Wes Anderson’s been known to show the heartbreaking interior within movies that otherwise would have been maligned for its twee surfaces and Moonrise is no exception. Even the smallest and harmless looking institutions – like the Boy Scouts and Social Services – in an otherwise insular island like the fictional New Penzance are militaristic and preparing its young recruits for the slaughter. This perspective on Moonrise Kingdom is new to me and it opens up a way of looking at movies. These movies only serve as snippets of their lives, segments that would be weaved into a larger, even national story. It reminds me of what someone tweeted about The Master, Paul Thomas Anderson showing these characters slowly paving – or slow boating – the way toward the Sexual Revolution. Both movies show America is different stages of adolescence, a decade or less before its many destinies.
This year’s movies shows us many characters exploring different eras and territories which become problematic for the characters who explore them. In Argo, what happens to Sahar, the woman who helped save the Americans in hiding during the Iran Hostage Crisis? It’s established that it’s not a good idea for her to leave Iran, America’s enemy, for Iraq, America’s former enemy. Is it also enough that Broomhilda, and her titular hero Django in Django Unchained blew up Candieland? Will the other Plantation owners hunt the people responsible for Calvin Candie’s death? Will the West be as hostile to the couple as the South has been? I pose the same questions for Cid from Rian Johnson’s Looper, a movie that plays with the notion of fate by showing different alternate universes. When Joe kills himself while saving Cid and his mother Sara, has Joe really stopped Cid from becoming the destructive super-villain whom the latter is meant to become? Sahar, Django and Cid are contemporary versions of Antoine Doinel, leaving troubled lands and histories for frontiers, the latter symbolizing the troubling uncertainty of their fates. And it’s good to question these things, an activity that this year’s filmmakers openly encourage, knowing that great contemporary storytellers don’t wrap their creations in neat little bows.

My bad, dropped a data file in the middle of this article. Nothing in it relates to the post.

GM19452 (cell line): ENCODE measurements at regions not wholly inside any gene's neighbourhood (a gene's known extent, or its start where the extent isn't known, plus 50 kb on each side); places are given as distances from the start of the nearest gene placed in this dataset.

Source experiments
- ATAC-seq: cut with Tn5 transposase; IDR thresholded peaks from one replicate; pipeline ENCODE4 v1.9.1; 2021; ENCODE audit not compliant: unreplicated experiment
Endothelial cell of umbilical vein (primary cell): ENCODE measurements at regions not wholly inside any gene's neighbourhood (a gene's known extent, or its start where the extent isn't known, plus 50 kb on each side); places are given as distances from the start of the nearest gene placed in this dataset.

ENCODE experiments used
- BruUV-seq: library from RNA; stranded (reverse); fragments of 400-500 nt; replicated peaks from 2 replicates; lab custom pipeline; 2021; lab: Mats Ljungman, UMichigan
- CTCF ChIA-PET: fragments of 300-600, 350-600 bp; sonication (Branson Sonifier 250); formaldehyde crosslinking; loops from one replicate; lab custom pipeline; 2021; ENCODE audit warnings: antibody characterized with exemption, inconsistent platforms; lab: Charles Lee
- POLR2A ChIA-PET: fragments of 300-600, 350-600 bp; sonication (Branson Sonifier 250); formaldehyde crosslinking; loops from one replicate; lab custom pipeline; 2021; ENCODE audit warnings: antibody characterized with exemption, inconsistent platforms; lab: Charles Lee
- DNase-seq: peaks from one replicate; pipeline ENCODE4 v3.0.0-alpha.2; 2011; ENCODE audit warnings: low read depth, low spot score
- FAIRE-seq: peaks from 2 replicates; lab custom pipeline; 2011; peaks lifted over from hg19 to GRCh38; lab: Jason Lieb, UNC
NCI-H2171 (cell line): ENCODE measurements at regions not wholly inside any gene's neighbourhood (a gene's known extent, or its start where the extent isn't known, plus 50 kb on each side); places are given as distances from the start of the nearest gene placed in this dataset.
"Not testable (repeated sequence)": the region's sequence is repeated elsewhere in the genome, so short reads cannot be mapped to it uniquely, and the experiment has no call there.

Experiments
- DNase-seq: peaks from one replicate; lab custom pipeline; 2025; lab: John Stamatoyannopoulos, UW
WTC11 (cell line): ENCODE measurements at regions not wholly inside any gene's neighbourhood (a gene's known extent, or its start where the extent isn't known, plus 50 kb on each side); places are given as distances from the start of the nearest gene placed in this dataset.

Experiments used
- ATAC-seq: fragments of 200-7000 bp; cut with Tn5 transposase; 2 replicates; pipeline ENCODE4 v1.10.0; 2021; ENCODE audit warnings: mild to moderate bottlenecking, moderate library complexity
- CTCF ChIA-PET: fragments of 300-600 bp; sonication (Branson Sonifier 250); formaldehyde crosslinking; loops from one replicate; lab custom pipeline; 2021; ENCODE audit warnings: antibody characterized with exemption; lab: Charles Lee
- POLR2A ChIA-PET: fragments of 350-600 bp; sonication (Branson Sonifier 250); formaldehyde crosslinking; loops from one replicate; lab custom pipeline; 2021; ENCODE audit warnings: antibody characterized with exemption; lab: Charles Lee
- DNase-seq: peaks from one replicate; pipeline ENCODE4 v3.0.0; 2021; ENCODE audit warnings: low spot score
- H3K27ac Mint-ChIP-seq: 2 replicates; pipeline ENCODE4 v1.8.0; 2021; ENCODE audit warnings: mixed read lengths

It’s super boring to talk about Christopher Nolan‘s Inception, the favourite movie of people born yesterday, but despite of the flaws we know about it’s a movie we like revisiting. Or it likes revisiting us. Like every (lax) fan boy I was obsessed with Hans Zimmer‘s bombastic soundtrack, half of the songs deserving to be a ballet that needs to happen, especially the track “The Dream is Collapsing,” it’s suggestions of violent and volatile movement. I then had to look up and remember which scene it corresponds and it couldn’t have been a better one, starting with the appropriately named Mal (Marion Cotillard) ruining her living husband Dom Cobb’s (Leonardo DiCaprio) extraction. Being in a dream within a dream Dom’s collaborators try to wake up him up to salvage the mission. On the first dream level it just looks like the old architect (Lukas Haas) pushing his boss down a tub and ruining the latter’s not so young face and white suit which, in hindsight looks ridiculously over-played. But we see that the first level infiltrates the second. This isn’t necessarily rain as the blogathon requires but it, like an act of God, comes out of the sky and into the palace’s rooftops. Dom eventually watches this artificial world’s destruction, being brought back to the fiery troubles of the first level and the real world itself. It’s a beautiful event in itself.